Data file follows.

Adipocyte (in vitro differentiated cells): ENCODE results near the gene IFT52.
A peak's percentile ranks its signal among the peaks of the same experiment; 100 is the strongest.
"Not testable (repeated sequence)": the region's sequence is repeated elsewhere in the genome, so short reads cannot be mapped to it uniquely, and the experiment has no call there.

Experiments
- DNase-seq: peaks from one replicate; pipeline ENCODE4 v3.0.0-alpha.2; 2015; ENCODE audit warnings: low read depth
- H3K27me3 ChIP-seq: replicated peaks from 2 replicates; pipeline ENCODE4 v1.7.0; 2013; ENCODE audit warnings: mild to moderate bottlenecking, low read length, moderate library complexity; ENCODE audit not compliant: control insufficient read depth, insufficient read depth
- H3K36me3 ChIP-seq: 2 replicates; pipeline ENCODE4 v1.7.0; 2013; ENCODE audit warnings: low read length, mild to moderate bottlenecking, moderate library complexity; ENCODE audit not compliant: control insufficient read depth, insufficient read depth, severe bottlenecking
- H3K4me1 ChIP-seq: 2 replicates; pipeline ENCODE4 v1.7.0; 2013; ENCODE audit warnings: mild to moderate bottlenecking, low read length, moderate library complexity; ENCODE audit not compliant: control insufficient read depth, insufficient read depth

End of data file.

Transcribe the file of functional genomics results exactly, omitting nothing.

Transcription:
Adipocyte (in vitro differentiated cells): ENCODE results near the gene IFT52.
A peak's percentile ranks its signal among the peaks of the same experiment; 100 is the strongest.
"Not testable (repeated sequence)": the region's sequence is repeated elsewhere in the genome, so short reads cannot be mapped to it uniquely, and the experiment has no call there.

Experiments
- DNase-seq: peaks from one replicate; pipeline ENCODE4 v3.0.0-alpha.2; 2015; ENCODE audit warnings: low read depth
- H3K27me3 ChIP-seq: replicated peaks from 2 replicates; pipeline ENCODE4 v1.7.0; 2013; ENCODE audit warnings: mild to moderate bottlenecking, low read length, moderate library complexity; ENCODE audit not compliant: control insufficient read depth, insufficient read depth
- H3K36me3 ChIP-seq: 2 replicates; pipeline ENCODE4 v1.7.0; 2013; ENCODE audit warnings: low read length, mild to moderate bottlenecking, moderate library complexity; ENCODE audit not compliant: control insufficient read depth, insufficient read depth, severe bottlenecking
- H3K4me1 ChIP-seq: 2 replicates; pipeline ENCODE4 v1.7.0; 2013; ENCODE audit warnings: mild to moderate bottlenecking, low read length, moderate library complexity; ENCODE audit not compliant: control insufficient read depth, insufficient read depth